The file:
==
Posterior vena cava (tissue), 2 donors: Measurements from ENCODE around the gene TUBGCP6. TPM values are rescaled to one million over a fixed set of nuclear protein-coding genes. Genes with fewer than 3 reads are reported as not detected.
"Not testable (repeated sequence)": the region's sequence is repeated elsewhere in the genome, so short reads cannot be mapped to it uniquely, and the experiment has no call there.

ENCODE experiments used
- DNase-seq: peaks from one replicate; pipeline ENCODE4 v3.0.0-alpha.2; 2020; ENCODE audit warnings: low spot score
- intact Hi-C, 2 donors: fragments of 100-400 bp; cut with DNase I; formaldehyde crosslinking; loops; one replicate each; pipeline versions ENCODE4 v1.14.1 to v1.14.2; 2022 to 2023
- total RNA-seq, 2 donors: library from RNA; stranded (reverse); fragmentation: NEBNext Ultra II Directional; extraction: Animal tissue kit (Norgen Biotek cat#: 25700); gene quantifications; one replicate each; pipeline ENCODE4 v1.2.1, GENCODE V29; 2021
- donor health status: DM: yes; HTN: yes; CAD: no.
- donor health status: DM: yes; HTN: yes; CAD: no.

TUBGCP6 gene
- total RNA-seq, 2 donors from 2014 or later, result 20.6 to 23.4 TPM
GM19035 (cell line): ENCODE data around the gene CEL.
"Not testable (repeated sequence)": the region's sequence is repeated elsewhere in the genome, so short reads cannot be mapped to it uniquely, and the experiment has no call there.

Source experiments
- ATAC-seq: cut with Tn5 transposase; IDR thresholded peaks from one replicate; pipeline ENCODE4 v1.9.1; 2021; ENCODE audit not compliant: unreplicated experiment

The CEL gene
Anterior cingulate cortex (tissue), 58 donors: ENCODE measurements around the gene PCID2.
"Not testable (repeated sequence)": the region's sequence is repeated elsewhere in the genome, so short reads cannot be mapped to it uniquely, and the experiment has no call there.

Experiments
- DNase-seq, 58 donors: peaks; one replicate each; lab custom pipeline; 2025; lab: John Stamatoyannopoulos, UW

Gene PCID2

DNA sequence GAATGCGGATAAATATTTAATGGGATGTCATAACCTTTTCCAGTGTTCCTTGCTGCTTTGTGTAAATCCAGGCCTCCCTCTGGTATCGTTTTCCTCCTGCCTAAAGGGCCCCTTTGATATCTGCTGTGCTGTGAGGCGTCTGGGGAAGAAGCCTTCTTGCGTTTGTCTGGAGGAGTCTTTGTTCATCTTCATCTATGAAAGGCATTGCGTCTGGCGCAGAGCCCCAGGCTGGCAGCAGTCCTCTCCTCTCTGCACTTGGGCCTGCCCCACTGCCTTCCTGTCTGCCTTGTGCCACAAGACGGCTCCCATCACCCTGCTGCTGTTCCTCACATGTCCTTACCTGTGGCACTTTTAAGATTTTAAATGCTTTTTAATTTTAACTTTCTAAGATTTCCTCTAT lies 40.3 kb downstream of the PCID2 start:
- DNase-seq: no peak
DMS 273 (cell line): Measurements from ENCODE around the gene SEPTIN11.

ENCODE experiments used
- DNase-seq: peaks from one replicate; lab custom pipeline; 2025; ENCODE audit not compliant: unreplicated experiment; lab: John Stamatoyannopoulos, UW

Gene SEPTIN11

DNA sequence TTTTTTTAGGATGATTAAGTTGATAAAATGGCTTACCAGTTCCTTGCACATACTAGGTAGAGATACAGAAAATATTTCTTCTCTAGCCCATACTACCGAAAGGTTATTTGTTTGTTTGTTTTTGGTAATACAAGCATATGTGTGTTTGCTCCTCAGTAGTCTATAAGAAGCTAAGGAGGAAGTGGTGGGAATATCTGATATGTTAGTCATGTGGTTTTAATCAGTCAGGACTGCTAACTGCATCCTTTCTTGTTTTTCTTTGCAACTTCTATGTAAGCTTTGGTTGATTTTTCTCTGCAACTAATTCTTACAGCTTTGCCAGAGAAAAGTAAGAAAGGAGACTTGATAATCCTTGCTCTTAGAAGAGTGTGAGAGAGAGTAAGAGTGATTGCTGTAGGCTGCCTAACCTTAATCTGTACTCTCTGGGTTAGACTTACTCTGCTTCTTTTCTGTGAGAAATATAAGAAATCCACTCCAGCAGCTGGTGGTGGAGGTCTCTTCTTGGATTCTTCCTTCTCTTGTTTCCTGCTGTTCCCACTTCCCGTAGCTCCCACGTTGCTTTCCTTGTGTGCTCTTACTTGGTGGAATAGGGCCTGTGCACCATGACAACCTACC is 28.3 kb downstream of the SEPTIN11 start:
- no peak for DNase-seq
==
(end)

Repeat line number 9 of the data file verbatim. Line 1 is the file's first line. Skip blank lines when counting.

TUBGCP6 gene